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More than Economists

While systematic thinkers close a subject, leaving their followers with “normal” science to fill up the learned journals, fertile ones open their disciplines to critical scrutiny, for which they rarely get credit. Three recent biographies show how this has been the fate of three great economists who were marginalized by their profession.

LONDON – There are two types of extraordinary economist. The first type includes pioneers of the field such as David Ricardo, William Stanley Jevons, and, in our own time, Robert Lucas. They all aimed to economize knowledge in order to explain the largest possible amount of behavior with the smallest possible number of variables.

The second category, which includes Thorstein Veblen, John Maynard Keynes, and Albert O. Hirschman, sought to broaden economic knowledge in order to understand motives and norms of behavior excluded by mainstream analysis but important in real life. The first type of economist is fiercely exclusive; the second has tried, largely in vain, to make economics more inclusive.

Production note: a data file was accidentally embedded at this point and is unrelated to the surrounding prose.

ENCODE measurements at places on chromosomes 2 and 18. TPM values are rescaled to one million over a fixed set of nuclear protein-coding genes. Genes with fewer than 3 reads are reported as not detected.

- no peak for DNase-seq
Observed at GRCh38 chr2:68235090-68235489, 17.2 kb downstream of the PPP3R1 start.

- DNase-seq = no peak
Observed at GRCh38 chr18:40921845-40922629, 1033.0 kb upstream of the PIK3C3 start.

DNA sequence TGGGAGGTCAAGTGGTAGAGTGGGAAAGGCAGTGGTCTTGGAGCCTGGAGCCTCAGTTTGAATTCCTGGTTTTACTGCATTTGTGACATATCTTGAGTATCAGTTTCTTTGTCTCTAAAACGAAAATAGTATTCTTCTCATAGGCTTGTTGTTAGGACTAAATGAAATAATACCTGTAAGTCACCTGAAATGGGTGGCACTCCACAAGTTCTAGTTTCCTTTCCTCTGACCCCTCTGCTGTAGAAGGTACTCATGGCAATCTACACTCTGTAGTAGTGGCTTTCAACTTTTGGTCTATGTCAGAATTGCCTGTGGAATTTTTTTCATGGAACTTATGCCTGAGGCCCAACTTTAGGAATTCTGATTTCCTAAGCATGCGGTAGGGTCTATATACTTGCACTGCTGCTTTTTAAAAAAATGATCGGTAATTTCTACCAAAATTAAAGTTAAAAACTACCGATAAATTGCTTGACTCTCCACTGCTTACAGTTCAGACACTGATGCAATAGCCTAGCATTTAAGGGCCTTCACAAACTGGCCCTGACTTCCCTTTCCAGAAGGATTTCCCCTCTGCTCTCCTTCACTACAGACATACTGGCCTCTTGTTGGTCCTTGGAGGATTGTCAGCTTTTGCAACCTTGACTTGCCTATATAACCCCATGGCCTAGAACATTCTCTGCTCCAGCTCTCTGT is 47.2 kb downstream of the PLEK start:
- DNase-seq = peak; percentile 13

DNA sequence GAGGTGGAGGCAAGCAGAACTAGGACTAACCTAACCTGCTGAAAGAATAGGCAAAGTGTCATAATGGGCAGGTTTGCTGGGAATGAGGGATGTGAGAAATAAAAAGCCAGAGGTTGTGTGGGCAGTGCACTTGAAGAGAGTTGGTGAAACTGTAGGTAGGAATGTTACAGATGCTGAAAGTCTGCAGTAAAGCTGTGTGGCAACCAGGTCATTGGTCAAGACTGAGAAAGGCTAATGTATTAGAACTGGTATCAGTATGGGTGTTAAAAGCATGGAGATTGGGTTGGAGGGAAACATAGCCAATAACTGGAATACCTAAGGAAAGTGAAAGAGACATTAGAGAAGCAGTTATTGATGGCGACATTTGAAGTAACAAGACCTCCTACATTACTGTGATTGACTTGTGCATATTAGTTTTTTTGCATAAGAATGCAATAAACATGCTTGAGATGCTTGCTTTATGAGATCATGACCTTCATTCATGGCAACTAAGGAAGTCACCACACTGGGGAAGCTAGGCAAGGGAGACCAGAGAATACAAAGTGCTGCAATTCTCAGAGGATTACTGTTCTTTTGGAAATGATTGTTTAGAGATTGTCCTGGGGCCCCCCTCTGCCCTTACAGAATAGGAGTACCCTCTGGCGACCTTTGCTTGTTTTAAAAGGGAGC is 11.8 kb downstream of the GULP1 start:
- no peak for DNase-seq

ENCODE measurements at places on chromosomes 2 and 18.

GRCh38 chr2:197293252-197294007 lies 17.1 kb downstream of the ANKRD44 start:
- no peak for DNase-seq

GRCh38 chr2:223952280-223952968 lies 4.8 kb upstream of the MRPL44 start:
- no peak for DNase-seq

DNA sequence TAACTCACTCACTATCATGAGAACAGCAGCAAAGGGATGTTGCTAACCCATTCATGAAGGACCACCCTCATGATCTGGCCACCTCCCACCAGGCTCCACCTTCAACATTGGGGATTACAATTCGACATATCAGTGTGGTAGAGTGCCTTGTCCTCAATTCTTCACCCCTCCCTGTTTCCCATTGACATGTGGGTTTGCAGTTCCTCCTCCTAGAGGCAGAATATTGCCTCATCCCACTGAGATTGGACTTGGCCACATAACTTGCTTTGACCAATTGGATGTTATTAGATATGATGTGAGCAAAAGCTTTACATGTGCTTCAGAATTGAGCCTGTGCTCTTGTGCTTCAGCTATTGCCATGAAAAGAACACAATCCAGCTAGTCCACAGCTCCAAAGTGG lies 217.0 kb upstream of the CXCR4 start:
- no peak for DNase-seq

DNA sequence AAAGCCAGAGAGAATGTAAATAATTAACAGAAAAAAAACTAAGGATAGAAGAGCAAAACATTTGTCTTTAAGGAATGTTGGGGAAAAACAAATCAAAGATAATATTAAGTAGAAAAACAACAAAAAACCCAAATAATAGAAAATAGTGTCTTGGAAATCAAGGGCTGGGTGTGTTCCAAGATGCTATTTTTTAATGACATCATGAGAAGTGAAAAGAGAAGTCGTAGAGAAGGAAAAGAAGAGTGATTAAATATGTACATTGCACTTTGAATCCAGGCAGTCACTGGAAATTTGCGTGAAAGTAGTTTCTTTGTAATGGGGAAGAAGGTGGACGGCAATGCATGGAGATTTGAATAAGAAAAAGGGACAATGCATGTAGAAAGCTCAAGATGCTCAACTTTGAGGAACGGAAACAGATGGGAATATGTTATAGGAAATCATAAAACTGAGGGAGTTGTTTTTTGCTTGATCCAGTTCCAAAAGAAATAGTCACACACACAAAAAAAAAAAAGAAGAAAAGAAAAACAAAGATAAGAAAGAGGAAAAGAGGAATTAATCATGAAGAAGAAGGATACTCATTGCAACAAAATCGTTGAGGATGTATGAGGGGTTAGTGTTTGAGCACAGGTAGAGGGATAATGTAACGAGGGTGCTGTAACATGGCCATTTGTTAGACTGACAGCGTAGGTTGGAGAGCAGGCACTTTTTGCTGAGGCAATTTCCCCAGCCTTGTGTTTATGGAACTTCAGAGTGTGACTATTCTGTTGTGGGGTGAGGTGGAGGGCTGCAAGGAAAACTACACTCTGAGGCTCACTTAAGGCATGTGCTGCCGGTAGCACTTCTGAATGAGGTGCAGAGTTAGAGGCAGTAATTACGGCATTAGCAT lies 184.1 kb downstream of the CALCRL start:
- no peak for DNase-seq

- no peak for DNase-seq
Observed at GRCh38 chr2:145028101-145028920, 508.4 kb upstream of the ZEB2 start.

The first type of economist rather than the second has come to define the field, owing partly to the successful drive to professionalize the production of knowledge. Economics and other social sciences are heirs of the medieval guilds, each jealously preserving its chosen method of creating intellectual products. It also reflects the increasing difficulty in a secular age of developing moral content for the social sciences in general. We lack an agreed standpoint from outside “the science” by which to judge the value of human activity.

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